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How Much Compensation Do You Get for a Personal Injury?

Potential claimants asking themselves “How much compensation do you get for a personal injury?” should be aware that every claim after an accident is different, and that injury compensation values can vary greatly from case to case, from hundreds of pounds to hundreds of thousands of pounds, and sometimes millions. The amount of injury compensation that will be awarded to a claimant who decides to pursue a settlement depends on a number of factors: the nature and extent of the injury, its degree of permanency, and if the injury will affect the victim for the rest of their lives are often significant variables. As significant variations occur case to case, it is not possible to provide an accurate estimate without first knowing more about the injuries.

Eligibility to Pursue a Settlement

Before being able to ask “How much compensation do you get for a personal injury?” you must first ensure that you are eligible to pursue a settlement. To be able to claim after an accident you must have suffered an injury that was the fault of at least one negligent third party; not taking sufficient actions to prevent an accident, a failure in a duty of care, and actions which increased the likelihood of an accident beyond reasonable levels all qualify as negligence and thus may entitle you to pursue a claim for compensation. Whether the injury was sustained at work, in a road traffic accident or in the street, once a negligent third party was at fault you may qualify for compensation. Once you have ascertained that you may qualify for compensation, you should immediately seek legal advice from a solicitor who deals in personal injury claims.

How Much Compensation Do You Get for a Personal Injury – Making the Calculations

The answer to “How much compensation do you get for a personal injury” depends on a number of qualifying factors, although even injuries which are not life threatening can have high compensation values: an injury to the hair for example, can sometimes see higher payments awarded than a broken arm. It may seem odd that damage to hair, usually perceived as a superficial body part, would be worth more than damage to a limb, but is impossible to provide more accurate injury compensation values without knowing more about the individual cases.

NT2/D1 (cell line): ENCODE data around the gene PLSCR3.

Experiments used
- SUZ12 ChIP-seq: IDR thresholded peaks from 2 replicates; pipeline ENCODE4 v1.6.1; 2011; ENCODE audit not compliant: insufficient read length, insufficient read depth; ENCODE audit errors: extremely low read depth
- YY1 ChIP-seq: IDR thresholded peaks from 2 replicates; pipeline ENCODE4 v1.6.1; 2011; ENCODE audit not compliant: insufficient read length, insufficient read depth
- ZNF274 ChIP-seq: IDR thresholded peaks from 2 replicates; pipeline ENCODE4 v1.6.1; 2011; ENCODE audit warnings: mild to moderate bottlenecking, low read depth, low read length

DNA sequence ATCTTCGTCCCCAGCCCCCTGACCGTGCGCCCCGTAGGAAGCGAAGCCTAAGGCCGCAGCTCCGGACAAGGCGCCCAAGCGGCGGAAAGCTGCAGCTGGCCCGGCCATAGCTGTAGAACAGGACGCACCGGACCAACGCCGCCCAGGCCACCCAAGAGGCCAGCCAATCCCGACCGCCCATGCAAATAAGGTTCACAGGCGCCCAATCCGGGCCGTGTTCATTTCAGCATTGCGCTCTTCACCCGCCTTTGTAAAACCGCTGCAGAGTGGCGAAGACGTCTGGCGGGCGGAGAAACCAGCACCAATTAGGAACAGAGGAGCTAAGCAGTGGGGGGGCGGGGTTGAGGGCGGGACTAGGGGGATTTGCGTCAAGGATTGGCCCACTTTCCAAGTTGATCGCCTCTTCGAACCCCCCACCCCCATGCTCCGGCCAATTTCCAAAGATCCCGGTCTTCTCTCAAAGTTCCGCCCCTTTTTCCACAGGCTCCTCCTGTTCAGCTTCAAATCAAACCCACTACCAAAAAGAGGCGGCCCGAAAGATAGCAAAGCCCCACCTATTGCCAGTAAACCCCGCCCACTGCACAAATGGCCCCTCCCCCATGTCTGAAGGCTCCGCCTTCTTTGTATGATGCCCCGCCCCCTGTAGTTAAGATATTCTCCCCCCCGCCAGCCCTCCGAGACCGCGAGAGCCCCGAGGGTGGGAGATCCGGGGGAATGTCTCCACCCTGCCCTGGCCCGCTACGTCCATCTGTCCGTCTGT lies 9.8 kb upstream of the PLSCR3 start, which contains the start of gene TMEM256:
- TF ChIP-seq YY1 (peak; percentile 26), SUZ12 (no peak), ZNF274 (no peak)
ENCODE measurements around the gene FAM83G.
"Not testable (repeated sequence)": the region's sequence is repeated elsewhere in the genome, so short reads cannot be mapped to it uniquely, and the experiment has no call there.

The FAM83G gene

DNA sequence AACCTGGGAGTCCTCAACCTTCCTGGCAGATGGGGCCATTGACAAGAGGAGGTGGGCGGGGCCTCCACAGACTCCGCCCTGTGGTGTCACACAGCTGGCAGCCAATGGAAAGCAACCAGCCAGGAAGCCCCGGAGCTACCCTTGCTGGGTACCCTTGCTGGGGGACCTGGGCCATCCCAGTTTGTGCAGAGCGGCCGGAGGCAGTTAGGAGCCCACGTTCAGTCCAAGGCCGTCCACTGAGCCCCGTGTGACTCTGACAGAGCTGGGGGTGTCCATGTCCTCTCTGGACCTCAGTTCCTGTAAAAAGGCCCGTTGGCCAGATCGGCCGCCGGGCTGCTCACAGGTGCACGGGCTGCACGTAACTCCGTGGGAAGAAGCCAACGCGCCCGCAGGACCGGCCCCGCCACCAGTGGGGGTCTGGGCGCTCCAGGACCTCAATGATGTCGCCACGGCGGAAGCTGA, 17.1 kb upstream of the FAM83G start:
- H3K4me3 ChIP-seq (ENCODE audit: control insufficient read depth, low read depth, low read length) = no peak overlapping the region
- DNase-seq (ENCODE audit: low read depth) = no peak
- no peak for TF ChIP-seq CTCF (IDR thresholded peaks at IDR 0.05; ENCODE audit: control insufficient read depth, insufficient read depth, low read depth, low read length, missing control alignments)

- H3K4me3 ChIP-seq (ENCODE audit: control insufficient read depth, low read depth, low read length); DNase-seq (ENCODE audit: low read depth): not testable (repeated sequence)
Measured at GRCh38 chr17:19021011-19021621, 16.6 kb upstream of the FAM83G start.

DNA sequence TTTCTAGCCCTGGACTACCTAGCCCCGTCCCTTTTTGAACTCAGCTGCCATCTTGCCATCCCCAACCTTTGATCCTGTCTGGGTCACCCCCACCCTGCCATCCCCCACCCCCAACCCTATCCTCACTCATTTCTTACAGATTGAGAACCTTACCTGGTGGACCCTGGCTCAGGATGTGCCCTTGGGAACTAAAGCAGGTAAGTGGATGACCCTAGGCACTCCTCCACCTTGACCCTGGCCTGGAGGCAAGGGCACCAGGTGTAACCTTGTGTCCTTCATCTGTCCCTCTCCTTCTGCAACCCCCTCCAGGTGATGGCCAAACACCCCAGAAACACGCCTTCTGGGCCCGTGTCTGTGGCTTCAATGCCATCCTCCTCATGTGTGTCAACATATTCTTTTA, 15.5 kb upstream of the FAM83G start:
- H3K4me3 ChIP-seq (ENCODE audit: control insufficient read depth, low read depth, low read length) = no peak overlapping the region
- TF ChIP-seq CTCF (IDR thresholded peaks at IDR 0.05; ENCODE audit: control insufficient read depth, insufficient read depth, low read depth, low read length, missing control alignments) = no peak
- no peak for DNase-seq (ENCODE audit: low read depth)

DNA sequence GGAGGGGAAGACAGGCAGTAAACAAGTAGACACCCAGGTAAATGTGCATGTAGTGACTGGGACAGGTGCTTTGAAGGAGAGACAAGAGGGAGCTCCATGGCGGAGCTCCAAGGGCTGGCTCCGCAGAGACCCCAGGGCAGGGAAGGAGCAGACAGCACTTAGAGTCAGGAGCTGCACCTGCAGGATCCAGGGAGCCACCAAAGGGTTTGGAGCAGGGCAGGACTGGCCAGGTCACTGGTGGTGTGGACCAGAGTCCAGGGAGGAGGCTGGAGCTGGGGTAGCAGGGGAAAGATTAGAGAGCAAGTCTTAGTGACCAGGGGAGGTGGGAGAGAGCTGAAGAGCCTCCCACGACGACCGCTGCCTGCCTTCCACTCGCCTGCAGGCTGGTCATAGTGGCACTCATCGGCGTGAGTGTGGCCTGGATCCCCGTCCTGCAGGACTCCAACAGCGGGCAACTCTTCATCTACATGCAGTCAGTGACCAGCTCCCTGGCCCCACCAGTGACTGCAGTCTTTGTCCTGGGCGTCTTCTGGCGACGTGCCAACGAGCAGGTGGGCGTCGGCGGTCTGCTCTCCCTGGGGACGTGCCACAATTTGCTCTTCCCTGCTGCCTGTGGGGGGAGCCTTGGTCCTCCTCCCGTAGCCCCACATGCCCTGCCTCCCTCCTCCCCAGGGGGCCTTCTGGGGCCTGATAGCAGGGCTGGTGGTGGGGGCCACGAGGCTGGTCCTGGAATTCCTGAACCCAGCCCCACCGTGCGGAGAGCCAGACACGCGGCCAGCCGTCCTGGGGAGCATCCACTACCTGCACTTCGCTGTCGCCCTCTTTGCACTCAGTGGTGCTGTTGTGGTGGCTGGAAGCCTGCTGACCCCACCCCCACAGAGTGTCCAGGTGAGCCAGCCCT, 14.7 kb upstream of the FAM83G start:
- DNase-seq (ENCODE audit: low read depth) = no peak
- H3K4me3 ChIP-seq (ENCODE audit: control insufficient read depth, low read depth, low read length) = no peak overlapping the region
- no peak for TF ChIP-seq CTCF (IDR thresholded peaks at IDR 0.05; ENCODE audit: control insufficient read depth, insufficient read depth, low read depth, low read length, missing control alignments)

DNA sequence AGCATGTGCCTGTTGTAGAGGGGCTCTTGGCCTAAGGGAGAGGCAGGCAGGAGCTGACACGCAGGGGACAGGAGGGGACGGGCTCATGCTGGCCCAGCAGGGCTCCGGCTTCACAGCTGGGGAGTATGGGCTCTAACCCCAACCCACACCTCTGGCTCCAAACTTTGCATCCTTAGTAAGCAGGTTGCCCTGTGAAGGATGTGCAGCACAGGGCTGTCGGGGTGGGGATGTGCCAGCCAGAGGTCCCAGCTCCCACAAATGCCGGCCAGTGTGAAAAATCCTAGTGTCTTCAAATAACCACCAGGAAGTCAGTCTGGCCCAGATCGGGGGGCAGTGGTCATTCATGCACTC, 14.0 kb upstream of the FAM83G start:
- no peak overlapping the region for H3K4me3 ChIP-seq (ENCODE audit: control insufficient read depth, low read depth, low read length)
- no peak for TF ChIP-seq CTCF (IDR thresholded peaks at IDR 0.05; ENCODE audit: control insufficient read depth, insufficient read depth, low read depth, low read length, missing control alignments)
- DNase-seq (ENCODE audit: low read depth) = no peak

The age, sex and general health of the victim prior to the accident can act as important variables. It is worth noting that compensation values do not take loss of amenity into account – an element of compensation which can raise the overall worth of an award considerably.

Contributory Negligence and Injury Compensation Values

Before asking “How much compensation do you get for a personal injury?” you must first ask yourself whether you contributed in any way to your own injury. Claimants who are injured in an accident which was partly caused by their own negligence may have to forfeit some of their award; the compensation package that they would have received if the defendant had been wholly at fault may be adjusted to reflect their own contribution to their injuries. The injury compensation values provided prior to a full personal injury assessment rarely take instances of contributory negligence into account, and this could significantly alter the amount of compensation a claimant is likely to receive if they decide to claim after an accident.

Procedures to Follow After an Accident

Caring for your personal health should always be your primary concern following an accident. Having your injuries treated by a medical professional immediately after an accident will allow you not only give you piece of mind with regard to your health, it will also ensure that a full medical report is available when you pursue a settlement. Although failing to care for your health in the immediate aftermath of an accident will not reduce your injury compensation values, it will have a significant impact on the amount of compensation you could receive and may result in you not being granted any compensation at all. For example, if a person is injured in a road traffic accident and escapes with minor cuts and bruises, they may only see fit to receive first aid at the scene and not visit a doctor. If additional injuries – such as whiplash – were to develop at a later date, the injured party may be made pay some of their medical costs because not receiving immediate medical attention may be deemed to have contributed in some way towards the deterioration in their condition.